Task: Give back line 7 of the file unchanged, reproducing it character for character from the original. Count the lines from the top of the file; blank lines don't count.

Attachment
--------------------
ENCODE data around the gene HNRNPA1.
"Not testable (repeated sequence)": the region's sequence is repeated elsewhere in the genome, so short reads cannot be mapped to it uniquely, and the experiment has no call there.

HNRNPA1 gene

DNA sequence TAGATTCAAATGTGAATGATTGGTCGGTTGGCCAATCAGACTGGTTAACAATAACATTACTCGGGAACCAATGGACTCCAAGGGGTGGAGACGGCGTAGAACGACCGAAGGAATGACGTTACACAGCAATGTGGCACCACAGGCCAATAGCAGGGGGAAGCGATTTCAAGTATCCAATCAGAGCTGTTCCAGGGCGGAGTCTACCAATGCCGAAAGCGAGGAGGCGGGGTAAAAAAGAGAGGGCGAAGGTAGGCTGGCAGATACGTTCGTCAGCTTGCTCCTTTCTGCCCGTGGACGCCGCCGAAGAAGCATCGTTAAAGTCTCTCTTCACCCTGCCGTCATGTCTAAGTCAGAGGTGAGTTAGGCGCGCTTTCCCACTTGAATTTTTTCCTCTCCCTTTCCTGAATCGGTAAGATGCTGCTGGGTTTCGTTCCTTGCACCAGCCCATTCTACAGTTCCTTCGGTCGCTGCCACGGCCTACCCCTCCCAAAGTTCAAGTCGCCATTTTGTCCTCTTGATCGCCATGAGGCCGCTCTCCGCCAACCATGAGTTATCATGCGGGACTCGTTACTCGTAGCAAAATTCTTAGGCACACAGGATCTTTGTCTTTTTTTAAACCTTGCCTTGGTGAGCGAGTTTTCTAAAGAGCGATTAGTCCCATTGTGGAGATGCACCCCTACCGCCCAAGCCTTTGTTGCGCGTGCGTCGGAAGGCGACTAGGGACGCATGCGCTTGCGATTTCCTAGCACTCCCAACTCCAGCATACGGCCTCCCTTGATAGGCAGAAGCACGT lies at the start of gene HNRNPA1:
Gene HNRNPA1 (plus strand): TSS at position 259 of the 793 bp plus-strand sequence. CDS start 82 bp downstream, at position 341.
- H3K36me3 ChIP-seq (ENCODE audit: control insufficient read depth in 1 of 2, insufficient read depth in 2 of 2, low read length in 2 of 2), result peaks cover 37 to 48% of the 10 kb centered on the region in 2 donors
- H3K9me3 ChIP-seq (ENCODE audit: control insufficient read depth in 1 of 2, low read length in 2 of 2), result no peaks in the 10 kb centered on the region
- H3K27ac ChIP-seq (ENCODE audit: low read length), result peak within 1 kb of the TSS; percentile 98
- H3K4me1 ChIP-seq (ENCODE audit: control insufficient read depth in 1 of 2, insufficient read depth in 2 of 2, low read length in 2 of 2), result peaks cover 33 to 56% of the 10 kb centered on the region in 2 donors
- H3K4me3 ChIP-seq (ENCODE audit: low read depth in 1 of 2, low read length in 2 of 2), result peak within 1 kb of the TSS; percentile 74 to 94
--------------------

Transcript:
- H3K9me3 ChIP-seq (ENCODE audit: control insufficient read depth in 1 of 2, low read length in 2 of 2), result no peaks in the 10 kb centered on the region